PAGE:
Substance abuse treatment today includes addressing co-occurring issues in life.  These may include mental health issues of depression or anxiety, relationship issues, or additional behavioral addictions.  Research has provided an understanding of why the disease is so destructive to our brain and how miraculous the healing process is.  For more information on the disease of addiction go to:  http://www.drugabuse.gov/  http://www.samhsa.gov/

Gary Nelson, CCDP

Internet Gaming Addiction: Warning Signs

The following signs are indicators that a child may be addicted to video games. Behavioral addictions begin with enjoyable activities. Games are fun. They offer entertainment and escape, often meaningful social interactions. But when behaviors become compulsions, when games become something a child must do  rather than something that they simply enjoy doing, parents need to take action. Here are signs to look for:

PREOCCUPATION WITH GAMING

Young gamers invest a significant amount of attention on gaming, even when they are not playing. They think about playing when they are not. Feel intense anticipation for their next opportunity to play. Gamers miss school assignments or social engagements due to time spent gaming.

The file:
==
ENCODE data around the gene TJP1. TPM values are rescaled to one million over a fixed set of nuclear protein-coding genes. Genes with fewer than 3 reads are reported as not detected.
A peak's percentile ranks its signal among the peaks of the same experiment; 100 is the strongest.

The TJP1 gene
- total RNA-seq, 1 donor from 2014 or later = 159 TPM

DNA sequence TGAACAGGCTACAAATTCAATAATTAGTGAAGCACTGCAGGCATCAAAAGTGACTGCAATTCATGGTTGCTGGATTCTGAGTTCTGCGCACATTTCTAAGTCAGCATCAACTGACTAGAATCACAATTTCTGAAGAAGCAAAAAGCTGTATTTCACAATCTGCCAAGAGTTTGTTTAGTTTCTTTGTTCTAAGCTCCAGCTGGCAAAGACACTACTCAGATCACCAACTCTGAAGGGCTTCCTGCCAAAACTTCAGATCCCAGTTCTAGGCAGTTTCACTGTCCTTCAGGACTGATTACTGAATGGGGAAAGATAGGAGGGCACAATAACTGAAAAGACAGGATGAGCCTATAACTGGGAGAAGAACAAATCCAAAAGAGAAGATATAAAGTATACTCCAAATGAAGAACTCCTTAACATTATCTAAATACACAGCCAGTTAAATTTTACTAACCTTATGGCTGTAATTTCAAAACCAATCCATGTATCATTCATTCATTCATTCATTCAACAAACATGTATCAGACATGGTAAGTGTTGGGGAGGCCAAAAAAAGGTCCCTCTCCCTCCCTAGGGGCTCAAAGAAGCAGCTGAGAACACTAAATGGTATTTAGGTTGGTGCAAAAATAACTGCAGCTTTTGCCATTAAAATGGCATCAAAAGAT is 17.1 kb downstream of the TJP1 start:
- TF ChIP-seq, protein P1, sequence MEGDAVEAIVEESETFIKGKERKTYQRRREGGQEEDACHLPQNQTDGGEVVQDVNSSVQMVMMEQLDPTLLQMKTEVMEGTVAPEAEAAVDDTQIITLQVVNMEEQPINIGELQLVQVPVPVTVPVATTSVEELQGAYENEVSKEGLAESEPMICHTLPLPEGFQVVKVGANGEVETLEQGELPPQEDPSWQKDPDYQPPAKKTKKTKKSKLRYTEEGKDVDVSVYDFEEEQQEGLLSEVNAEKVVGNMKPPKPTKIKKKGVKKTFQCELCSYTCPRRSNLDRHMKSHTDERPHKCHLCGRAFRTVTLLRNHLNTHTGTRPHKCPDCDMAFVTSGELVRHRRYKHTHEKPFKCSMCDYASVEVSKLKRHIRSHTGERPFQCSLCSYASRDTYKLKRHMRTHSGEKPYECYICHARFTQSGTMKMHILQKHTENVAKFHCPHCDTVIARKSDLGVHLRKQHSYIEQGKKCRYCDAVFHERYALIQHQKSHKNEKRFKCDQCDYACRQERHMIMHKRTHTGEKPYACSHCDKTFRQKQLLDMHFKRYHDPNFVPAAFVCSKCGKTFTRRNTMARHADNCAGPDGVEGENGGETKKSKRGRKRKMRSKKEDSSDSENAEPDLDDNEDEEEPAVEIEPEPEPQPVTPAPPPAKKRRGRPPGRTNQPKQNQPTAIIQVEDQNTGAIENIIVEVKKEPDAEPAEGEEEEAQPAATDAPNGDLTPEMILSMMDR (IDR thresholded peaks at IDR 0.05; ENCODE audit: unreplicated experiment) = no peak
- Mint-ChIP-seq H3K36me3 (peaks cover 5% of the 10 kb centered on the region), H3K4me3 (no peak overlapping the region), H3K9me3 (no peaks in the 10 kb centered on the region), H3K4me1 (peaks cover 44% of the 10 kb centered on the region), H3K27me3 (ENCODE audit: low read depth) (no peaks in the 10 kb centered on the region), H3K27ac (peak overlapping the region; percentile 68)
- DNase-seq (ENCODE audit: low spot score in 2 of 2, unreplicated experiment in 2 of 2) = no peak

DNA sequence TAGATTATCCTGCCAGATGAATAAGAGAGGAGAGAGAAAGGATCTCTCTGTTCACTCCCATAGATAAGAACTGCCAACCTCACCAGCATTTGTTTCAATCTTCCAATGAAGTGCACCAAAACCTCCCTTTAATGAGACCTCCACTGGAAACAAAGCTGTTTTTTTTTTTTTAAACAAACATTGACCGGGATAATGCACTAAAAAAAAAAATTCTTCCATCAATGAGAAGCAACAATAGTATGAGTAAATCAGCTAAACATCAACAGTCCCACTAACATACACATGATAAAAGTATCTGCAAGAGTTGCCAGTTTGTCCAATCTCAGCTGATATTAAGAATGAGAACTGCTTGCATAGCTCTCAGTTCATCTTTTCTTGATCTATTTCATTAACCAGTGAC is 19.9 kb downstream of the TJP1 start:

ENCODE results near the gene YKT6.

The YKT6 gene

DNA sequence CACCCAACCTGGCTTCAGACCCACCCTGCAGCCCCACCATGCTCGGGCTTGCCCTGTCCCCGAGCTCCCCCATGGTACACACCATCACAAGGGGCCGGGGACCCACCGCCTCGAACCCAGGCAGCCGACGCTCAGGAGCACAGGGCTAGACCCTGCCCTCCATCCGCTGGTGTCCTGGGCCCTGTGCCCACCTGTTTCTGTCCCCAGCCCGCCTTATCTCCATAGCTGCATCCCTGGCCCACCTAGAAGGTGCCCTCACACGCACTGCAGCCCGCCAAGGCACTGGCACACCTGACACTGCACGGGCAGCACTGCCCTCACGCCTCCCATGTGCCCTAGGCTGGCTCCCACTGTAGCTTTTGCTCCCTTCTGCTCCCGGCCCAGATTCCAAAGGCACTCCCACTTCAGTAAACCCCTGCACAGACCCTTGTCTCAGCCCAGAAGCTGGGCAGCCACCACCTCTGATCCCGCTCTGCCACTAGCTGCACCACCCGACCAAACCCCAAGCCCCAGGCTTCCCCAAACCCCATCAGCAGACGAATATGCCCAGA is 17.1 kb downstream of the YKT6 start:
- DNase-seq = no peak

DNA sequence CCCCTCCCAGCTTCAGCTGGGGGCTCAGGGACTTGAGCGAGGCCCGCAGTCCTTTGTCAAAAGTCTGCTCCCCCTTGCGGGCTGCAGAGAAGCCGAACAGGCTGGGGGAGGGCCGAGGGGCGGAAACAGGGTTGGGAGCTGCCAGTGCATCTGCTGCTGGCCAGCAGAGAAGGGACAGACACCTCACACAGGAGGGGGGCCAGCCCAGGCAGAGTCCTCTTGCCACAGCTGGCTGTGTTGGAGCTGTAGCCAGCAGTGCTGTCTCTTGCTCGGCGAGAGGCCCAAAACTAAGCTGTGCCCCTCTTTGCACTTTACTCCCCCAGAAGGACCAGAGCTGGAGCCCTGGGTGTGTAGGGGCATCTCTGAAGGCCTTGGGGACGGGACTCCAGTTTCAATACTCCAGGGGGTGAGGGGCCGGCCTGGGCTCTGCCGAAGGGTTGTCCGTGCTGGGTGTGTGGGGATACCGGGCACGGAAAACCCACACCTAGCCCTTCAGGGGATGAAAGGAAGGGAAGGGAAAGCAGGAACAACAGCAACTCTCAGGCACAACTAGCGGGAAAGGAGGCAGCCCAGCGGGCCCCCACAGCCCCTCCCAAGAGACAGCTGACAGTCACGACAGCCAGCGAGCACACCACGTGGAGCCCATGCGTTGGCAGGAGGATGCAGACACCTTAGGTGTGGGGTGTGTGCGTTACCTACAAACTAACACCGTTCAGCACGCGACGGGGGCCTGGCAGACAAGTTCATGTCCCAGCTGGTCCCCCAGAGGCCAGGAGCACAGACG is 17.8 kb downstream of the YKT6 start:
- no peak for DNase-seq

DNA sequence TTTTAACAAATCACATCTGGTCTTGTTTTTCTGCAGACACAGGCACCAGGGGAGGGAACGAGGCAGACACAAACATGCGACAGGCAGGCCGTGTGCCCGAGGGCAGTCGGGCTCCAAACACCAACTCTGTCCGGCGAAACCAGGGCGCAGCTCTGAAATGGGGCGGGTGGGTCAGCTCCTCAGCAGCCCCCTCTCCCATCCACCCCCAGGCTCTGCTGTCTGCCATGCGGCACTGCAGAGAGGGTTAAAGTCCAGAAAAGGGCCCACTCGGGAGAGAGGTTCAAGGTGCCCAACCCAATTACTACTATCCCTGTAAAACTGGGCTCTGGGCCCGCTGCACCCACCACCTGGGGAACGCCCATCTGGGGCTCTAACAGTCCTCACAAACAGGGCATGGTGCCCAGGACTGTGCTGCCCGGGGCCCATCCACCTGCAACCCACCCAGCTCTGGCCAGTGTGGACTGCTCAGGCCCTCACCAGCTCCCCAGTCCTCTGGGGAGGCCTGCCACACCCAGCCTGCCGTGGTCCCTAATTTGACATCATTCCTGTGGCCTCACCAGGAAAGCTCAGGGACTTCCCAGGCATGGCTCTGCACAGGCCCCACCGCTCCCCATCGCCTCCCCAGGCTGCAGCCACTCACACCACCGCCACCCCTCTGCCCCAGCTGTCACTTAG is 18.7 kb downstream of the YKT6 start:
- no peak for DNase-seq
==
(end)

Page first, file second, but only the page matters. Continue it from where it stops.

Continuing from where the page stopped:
LYING OR HIDING GAMING USE

Gaming addicts can spend as much as ten to fifteen hours a day immersed in the gaming world. Most parents would rightly forbid this type of time investment. Addicted gamers may lie to parents or friends about what they are doing online. They may say they are working on assignments for school, for example, when they are actually playing World of Warcraft or Guildwars.

 

SOCIAL WITHDRAWAL

Personality changes due to game play. Outgoing, sports-oriented types may become reclusive, introverted. Gamers may become withdrawn, have feelings of alienation in “normal” social environments: school, family, church.

 

DEFENSIVENESS & ANGER

Gamers may become defensive about their need to play the game. They may react to game-play limits and rules as if they were threats to their very lives. May become angry, irrational, even violent.

 

PSYCHOLOGICAL WITHDRAWAL